Legal Principles and Key Points
- In the case of Green v Ashco Horticultural 1966 1 WLR 889 it was found that no implication by grant of an easement could be made under s.62 Law of Property Act 1925 if the right enjoyed prior to the conveyance was only temporary.
Facts of the Case
- In 1959 G, the tenant for a greengrocer’s shop, took a second renewal of the lease originally granted to him in 1931 for a further term for 21 years from May 25th, 1959, on the same terms as previously except for rent.
- On November 3rd, 1959, the lessors, B.Ltd., conveyed the freehold reversion of the shop to the defendants together with other property at the rear and side of the shop premises, including a narrow passageway leading from the street on which the shop fronted past a courtyard at the rear of the shop premises and eventually to garages, one of which was let to G.
- On December 23rd, 1963, G issued a writ claiming that he had a right of way down the passageway and through the courtyard to the back of his premises, having used this ever since he became tenant in 1931 as the sole means of access to the rear fo the shop, parking and unloading vehicles in the passageway and taking the goods via the courtyard to the shop and he alleged that this right of way had been obstructed.
- The evidence showed that until 1960 there were green gates between the passageway and the courtyard which were only open during business hours and G. had often had to ask B.Ltd’s employees to unblock them; further, there were occasions when G. was not allowed to use the passageway because B.Ltd wanted unlimited access for their own business use.
- The lease to G. reserved unlimited power to the lessor to deal with the land and premises adjoining that demised, including power to build without regard to the diminution in light or air enjoyed by the lessee which might result.
- On December 7th 1964, G. assigned his lease to Mr. and Mrs. C. and they were joined as claimants to the action.
- The claimants contented that they were entitled to a right of way by virtue of section 62 of the Law of Property Act 1925, and claimed a declaration accordingly.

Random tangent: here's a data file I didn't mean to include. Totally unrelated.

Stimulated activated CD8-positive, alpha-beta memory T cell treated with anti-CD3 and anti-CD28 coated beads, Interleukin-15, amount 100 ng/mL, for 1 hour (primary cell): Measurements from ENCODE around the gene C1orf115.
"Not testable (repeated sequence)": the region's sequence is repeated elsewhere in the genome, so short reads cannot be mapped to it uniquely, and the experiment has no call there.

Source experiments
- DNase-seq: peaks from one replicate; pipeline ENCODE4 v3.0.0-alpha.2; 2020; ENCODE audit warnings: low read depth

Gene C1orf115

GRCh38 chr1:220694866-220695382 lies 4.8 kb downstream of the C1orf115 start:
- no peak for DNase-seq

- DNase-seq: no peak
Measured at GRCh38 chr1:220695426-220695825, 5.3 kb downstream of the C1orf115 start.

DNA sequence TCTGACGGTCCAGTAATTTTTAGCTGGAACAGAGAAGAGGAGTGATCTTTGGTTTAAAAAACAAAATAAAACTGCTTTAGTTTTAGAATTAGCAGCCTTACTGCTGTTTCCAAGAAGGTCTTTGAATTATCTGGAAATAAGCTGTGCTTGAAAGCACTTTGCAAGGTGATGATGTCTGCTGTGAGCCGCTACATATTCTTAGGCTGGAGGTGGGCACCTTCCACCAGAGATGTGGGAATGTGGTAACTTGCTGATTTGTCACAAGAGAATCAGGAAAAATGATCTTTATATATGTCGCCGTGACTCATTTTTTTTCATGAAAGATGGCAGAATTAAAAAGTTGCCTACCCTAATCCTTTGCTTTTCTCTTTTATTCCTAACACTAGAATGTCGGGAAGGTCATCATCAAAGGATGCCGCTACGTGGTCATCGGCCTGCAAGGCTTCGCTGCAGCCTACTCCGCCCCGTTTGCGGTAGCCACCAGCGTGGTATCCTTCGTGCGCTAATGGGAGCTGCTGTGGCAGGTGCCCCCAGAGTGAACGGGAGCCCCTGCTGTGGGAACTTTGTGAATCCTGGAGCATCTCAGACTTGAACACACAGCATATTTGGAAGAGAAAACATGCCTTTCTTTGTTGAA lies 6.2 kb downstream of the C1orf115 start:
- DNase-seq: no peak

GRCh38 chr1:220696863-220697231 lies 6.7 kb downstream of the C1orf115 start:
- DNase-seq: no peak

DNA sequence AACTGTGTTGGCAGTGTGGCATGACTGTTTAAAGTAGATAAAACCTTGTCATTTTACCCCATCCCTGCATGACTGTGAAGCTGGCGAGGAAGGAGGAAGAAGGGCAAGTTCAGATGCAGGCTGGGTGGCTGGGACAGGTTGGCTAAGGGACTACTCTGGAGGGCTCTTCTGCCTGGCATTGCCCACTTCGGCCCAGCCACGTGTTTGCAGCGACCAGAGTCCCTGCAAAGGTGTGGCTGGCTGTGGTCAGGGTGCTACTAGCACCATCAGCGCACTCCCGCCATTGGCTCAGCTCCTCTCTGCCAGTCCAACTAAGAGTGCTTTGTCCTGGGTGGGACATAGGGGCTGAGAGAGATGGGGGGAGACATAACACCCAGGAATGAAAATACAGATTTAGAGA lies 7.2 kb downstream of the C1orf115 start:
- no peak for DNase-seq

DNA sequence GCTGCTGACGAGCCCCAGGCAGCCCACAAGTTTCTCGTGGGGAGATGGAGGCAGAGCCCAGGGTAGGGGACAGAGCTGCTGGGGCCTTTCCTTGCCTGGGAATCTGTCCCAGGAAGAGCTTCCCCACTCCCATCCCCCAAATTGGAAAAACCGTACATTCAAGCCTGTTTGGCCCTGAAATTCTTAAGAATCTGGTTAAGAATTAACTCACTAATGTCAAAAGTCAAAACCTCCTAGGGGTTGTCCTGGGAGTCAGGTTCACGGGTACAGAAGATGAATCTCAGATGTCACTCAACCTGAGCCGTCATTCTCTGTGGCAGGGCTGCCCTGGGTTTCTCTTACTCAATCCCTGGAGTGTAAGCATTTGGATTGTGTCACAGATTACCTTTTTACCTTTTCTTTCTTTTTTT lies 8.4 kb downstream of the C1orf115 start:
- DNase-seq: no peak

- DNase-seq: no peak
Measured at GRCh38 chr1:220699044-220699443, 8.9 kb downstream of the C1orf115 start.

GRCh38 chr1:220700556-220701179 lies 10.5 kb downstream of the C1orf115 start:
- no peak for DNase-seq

- The defendants contended first that the clause in the lease, referred to above, was an expression of contrary intention and that the section, therefore, did not apply, and secondly that the plaintiff’s user had been by permission and of such a character as to prevent the section operating.
Issues in Green v Ashco Horticultural 1966 1 WLR 889
- Could the claimants successfully claim that the use of the passageway be held as an easement.
Held by High Court (Chancery Division)
- No easement implied
- It was held that on the true construction of the clause and read as a whole, it was confined to easements or quasi easements of light and air, and did not apply to the present question.
- “It may well be that as the small van and the trolleys would not have caused any obstruction of the passageway they would have acquiesced in the user and Green would have obtained a legal right under section 62. But there is no certainty about this. The evidence showed that on occasions Billings Ltd. mixed horse fodder in the entrance to the courtyard. On such occasions the van could not have been parked there, nor could Green’s men have trolleyed his goods in—though they might, I suppose, have carried goods in by stepping round or over the fodder. On occasions of this sort there might well have been trouble, even though Green never used a large lorry which blocked the passageway, and the trouble might have led to the same sort as I find was given in this case, namely, a consent which reduced the privilege enjoyed to something which could not be the subject of a legal easement. For those reasons, therefore, I hold that the alternative claim also fails, and it follows that the action must be dismissed.” P.11